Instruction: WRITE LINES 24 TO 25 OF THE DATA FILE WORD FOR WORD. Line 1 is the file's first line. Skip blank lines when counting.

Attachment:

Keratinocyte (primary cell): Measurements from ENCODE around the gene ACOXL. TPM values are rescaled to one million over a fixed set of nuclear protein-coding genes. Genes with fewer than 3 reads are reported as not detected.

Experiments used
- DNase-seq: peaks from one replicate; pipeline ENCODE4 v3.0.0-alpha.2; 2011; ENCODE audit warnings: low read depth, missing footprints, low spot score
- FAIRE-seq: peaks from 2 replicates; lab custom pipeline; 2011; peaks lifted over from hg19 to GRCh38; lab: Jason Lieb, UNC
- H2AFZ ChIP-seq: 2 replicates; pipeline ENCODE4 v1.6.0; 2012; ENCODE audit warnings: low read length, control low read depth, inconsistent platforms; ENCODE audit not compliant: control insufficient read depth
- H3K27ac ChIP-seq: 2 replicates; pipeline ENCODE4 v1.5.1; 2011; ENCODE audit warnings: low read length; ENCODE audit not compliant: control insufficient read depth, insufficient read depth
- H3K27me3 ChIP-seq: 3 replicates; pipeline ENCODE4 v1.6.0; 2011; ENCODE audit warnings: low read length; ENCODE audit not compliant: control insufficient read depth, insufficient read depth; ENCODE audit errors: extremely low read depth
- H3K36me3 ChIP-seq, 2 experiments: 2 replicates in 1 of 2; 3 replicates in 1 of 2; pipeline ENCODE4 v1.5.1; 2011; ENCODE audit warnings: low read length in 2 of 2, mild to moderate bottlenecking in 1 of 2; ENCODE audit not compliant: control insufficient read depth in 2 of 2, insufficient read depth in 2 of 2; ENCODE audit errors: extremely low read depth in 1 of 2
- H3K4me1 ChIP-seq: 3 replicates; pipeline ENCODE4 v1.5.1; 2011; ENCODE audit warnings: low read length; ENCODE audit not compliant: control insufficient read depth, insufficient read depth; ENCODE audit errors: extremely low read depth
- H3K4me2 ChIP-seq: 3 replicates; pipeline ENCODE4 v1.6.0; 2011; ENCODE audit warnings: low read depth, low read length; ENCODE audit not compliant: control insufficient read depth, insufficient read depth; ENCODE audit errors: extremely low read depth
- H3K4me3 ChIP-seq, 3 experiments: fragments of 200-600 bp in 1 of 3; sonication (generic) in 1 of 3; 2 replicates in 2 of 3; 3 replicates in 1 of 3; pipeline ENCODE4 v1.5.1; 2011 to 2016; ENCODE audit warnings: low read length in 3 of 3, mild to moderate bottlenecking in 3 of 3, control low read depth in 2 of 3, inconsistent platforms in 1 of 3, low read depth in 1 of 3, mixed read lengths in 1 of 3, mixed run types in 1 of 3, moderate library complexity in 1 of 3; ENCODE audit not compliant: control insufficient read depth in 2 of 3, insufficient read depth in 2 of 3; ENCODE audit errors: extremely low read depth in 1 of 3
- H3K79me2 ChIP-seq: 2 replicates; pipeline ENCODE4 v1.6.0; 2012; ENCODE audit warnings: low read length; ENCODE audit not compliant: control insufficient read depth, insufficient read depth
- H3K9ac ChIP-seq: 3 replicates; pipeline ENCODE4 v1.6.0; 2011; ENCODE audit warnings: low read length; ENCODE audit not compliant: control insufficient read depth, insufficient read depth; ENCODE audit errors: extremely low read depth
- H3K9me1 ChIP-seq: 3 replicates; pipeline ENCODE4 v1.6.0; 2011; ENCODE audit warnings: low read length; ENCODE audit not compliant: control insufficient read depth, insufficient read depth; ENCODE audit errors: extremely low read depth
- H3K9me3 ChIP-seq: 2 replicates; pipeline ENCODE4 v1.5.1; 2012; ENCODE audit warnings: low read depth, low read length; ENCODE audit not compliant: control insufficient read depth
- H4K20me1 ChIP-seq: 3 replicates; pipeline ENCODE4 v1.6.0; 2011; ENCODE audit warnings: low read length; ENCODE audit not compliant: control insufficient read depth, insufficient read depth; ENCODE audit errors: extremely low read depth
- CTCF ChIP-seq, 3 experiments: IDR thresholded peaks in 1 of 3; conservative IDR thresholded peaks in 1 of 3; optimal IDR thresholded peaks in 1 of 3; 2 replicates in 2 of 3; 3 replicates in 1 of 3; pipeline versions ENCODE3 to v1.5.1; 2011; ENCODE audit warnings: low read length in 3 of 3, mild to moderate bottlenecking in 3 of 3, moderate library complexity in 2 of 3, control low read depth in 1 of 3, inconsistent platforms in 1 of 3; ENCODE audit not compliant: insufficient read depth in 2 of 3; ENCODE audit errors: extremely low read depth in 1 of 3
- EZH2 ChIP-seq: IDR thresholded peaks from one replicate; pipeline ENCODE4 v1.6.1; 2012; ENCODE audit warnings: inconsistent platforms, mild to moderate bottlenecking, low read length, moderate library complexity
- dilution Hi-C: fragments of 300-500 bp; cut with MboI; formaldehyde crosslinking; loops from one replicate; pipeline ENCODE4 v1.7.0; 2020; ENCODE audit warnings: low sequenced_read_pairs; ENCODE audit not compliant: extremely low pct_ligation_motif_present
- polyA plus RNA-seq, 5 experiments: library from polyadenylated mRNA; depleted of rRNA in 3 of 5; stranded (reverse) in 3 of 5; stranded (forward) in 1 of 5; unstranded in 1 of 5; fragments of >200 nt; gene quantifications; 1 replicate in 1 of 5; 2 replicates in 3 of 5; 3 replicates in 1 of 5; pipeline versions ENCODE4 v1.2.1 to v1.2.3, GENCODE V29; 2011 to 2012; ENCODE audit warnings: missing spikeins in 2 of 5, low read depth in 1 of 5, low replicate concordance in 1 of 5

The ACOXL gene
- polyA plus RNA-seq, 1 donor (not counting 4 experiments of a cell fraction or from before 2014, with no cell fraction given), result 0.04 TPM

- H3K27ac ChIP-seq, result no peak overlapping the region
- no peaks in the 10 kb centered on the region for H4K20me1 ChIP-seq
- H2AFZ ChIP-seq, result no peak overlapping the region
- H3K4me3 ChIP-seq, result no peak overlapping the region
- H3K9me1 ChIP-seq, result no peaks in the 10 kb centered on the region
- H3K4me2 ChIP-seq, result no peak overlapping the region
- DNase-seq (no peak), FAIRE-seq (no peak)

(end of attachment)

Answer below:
- no peaks in the 10 kb centered on the region for H4K20me1 ChIP-seq
- H2AFZ ChIP-seq, result no peak overlapping the region